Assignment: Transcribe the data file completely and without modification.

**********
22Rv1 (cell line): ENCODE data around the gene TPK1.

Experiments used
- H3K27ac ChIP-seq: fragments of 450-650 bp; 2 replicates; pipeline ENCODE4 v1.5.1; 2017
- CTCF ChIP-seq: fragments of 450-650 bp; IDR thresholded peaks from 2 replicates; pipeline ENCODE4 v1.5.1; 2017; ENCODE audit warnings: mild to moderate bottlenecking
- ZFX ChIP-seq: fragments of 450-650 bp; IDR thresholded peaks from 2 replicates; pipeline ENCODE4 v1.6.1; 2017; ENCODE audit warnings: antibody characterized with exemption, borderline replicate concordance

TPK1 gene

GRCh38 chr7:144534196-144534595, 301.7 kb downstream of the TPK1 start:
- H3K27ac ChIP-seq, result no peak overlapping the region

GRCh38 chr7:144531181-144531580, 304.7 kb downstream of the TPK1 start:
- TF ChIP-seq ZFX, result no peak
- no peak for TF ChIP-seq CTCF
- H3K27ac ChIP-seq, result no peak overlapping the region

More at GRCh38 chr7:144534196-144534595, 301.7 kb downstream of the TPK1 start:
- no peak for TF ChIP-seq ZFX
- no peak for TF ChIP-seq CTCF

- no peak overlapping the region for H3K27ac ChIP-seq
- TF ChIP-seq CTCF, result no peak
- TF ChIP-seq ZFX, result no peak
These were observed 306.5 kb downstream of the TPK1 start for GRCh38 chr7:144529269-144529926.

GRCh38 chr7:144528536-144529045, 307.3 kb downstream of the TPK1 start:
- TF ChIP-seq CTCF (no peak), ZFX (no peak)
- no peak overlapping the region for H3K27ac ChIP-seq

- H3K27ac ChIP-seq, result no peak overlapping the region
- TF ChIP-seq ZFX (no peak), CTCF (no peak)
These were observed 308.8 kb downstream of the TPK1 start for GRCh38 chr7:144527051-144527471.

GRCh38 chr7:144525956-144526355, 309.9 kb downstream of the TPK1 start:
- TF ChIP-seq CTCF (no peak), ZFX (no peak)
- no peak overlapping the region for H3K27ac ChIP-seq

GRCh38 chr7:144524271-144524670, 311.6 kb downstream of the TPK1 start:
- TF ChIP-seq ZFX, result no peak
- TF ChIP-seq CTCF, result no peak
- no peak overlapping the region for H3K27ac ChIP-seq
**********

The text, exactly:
22Rv1 (cell line): ENCODE data around the gene TPK1.

Experiments used
- H3K27ac ChIP-seq: fragments of 450-650 bp; 2 replicates; pipeline ENCODE4 v1.5.1; 2017
- CTCF ChIP-seq: fragments of 450-650 bp; IDR thresholded peaks from 2 replicates; pipeline ENCODE4 v1.5.1; 2017; ENCODE audit warnings: mild to moderate bottlenecking
- ZFX ChIP-seq: fragments of 450-650 bp; IDR thresholded peaks from 2 replicates; pipeline ENCODE4 v1.6.1; 2017; ENCODE audit warnings: antibody characterized with exemption, borderline replicate concordance

TPK1 gene

GRCh38 chr7:144534196-144534595, 301.7 kb downstream of the TPK1 start:
- H3K27ac ChIP-seq, result no peak overlapping the region

GRCh38 chr7:144531181-144531580, 304.7 kb downstream of the TPK1 start:
- TF ChIP-seq ZFX, result no peak
- no peak for TF ChIP-seq CTCF
- H3K27ac ChIP-seq, result no peak overlapping the region

More at GRCh38 chr7:144534196-144534595, 301.7 kb downstream of the TPK1 start:
- no peak for TF ChIP-seq ZFX
- no peak for TF ChIP-seq CTCF

- no peak overlapping the region for H3K27ac ChIP-seq
- TF ChIP-seq CTCF, result no peak
- TF ChIP-seq ZFX, result no peak
These were observed 306.5 kb downstream of the TPK1 start for GRCh38 chr7:144529269-144529926.

GRCh38 chr7:144528536-144529045, 307.3 kb downstream of the TPK1 start:
- TF ChIP-seq CTCF (no peak), ZFX (no peak)
- no peak overlapping the region for H3K27ac ChIP-seq

- H3K27ac ChIP-seq, result no peak overlapping the region
- TF ChIP-seq ZFX (no peak), CTCF (no peak)
These were observed 308.8 kb downstream of the TPK1 start for GRCh38 chr7:144527051-144527471.

GRCh38 chr7:144525956-144526355, 309.9 kb downstream of the TPK1 start:
- TF ChIP-seq CTCF (no peak), ZFX (no peak)
- no peak overlapping the region for H3K27ac ChIP-seq

GRCh38 chr7:144524271-144524670, 311.6 kb downstream of the TPK1 start:
- TF ChIP-seq ZFX, result no peak
- TF ChIP-seq CTCF, result no peak
- no peak overlapping the region for H3K27ac ChIP-seq